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Bank of Japan may ease monetary policy again

People walk towards the Bank of Japan building in Tokyo
People walk towards the Bank of Japan building in Tokyo

By Leika Kihara

TOKYO (Reuters) - The Bank of Japan will consider easing monetary policy further, possibly at an emergency meeting before next month's rate review, if further rises in the yen push down Tokyo stock prices enough to hit business sentiment, sources said.

The government may also intervene unilaterally again in the currency market to weaken the yen, although analysts doubt whether such moves can alter a broad weak dollar trend.

A senior government official expressed Tokyo's readiness to step into the currency market to stem yen rises if necessary, saying that recent moves have been speculative.

"Japan's stance is consistent in that it will take decisive action depending on market developments," the official told Reuters on Sunday.

The central bank loosened policy just two weeks ago to ease the pain of persistent yen strength on the export-reliant economy, and has expressed its readiness to act again if the prospects of a moderate economic recovery come under threat.

After the yen rose to a fresh record high against the dollar last Friday, BOJ officials will scrutinize Asian market moves on Monday and start debating whether the potential harm from recent yen gains warrants further policy action.

The BOJ's next regular rate review is on September 6-7.

But the chance of it easing its already super-loose policy before that cannot be ruled out, depending on market developments, sources familiar with the BOJ's thinking say.

"We will act swiftly, if needed, with an eye on economic conditions," one of the sources said.

Still, a brief yen spike to fresh records alone would not trigger immediate BOJ action.

For the BOJ to call an emergency policy meeting, it would take a sustained yen rise above 76 to the dollar, accompanied by falls in Tokyo stock prices that are sharp enough to hurt business confidence, the sources say.

"The BOJ doesn't target currency rates but deals with the effect of exchange rate moves. The trigger for monetary easing would be a severe deterioration in sentiment," another source said. Both sources spoke on condition of anonymity due to the sensitivity of the matter.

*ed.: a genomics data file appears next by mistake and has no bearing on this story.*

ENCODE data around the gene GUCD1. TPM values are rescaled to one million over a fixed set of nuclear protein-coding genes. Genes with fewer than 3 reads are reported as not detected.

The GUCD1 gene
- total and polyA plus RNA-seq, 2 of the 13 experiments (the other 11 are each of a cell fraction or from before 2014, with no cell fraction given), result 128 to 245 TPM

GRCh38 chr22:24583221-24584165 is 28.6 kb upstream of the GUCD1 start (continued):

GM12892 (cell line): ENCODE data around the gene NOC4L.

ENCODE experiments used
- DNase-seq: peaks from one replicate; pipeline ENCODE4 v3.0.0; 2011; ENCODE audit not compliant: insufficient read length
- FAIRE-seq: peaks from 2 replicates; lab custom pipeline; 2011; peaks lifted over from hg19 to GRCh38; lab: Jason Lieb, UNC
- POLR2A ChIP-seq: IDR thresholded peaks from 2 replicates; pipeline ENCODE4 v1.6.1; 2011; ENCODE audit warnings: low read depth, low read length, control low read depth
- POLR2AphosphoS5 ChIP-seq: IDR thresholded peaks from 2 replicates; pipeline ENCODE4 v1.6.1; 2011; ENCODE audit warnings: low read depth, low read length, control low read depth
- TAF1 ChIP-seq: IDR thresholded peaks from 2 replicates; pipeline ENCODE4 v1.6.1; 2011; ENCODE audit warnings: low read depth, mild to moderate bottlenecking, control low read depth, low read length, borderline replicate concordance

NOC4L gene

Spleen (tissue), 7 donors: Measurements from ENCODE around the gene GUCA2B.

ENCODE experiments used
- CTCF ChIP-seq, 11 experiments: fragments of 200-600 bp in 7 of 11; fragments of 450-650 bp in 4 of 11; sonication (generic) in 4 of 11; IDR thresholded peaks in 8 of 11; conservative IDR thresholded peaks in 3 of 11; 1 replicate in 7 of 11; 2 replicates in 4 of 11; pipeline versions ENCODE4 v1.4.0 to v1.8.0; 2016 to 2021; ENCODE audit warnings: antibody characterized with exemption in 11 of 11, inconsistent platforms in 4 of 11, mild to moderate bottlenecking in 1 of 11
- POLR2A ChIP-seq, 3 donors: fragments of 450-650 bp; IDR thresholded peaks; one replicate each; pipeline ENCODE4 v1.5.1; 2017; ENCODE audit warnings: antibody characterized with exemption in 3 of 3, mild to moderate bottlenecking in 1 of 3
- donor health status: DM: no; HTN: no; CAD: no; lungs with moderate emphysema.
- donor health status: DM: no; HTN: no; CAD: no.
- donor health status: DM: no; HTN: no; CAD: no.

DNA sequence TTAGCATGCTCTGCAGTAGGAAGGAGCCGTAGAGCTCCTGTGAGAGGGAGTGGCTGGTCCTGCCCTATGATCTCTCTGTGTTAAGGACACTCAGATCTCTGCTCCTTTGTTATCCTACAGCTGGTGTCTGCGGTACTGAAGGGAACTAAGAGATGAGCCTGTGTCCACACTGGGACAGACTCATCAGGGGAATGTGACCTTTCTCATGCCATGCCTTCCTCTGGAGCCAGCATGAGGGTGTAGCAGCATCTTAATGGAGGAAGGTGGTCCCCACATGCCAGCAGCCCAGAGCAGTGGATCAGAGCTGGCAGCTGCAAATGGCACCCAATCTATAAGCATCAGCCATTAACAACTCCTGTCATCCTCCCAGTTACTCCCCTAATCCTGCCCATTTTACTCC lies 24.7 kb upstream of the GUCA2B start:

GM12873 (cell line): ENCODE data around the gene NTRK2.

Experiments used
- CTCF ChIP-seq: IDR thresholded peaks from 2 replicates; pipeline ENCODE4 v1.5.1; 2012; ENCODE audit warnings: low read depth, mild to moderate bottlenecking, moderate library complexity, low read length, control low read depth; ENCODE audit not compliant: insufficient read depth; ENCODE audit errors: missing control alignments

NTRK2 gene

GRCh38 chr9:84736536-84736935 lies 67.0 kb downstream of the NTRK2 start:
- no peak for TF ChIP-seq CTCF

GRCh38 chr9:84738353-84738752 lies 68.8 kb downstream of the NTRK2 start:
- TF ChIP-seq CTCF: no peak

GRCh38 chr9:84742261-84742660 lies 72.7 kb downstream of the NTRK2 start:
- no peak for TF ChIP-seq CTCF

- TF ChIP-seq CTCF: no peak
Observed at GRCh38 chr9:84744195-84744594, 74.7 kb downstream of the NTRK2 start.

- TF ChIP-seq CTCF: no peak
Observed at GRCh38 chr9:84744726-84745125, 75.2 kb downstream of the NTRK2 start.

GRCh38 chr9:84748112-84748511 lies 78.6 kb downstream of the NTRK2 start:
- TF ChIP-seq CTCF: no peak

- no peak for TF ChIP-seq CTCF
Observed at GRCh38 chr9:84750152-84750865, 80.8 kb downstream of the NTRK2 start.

If the BOJ were to ease policy, the most likely option would be to expand its 50 trillion yen ($656 billion) pool of funds to buy government and private assets and offer cheap fixed-rate funds via market operations. The pool was expanded when the BOJ eased policy earlier this month.

FIRMS FEELING THE PAIN

Tokyo intervened unilaterally in the currency market and eased monetary policy on August 4. But the steps have not stopped investors from seeking the yen as a safe haven against risk, with the dollar hitting a record low of 75.95 yen on Friday. It later bounced back above 76 yen.

Japanese policymakers have continued to issue verbal warnings to markets against pushing the yen up too high, and do not rule out intervening again if they see moves as speculative.

But the effectiveness of any solo intervention would be limited, with very little chance that Japan's G7 partners would agree to jointly step into the market to halt a grinding rise in the yen, analysts say.

Some in the government and the BOJ are cautious about using their depleted policy options now, given a host of events that could easily wipe out the impact of any steps they take.

Among them is Federal Reserve Chairman Ben Bernanke's speech on August 26 at Jackson Hole, Wyoming, where he may signal the chance of further monetary stimulus, and U.S. payrolls data on September 2.

The government, however, cannot afford to stand pat, mainly for domestic reasons. The dollar is well below the 80 yen level that many exporters made the basis for their earnings forecasts for the current financial year to next March.

Many Japanese exporters, who over the years have cut costs to offset the damage from yen gains, say current yen rises are beyond what they can take and may shift production overseas.

A strong yen has benefits such as cutting import costs and making overseas M&A cheaper for Japanese firms. But a yen rise now is painful for many manufacturers banking on a swift recovery in the second half of this year, when supply constraints from the March earthquake and tsunami ease.

Toyota Motor Corp <7203.T>, Japan's biggest car maker, says every 1 yen rise against the dollar cuts its annual operating profit by 30 billion yen. Honda Motor Co <7267.T>, the country's third-biggest auto maker, is studying possible production bases overseas to replace export-bound car production in Japan.

"Protecting Japanese manufacturing and building cars here is becoming more and more difficult," Honda Chief Financial Officer Fumihiko Ike said earlier this month.

The government plans to come up with a package of steps to ease the pain in a third extra budget, such as offering cheap loans to small firms hit by the yen's rise.

But progress may be slow as ruling party lawmakers are maneuvering to select a successor to unpopular Prime Minister Naoto Kan, who is expected to step down as early as the end of this month.

With at least seven ruling party lawmakers -- including Finance Minister Yoshihiko Noda -- eyeing the nation's top job, the outlook for who will take the helm is unclear, as well as how the next leader will address the yen's rise.

($1 = 76.245 Japanese Yen)

(Additional reporting by Taiga Uranaka, Linda Sieg and Tokyo policy team; Editing by Yoko Nishikawa and Edmund Klamann)

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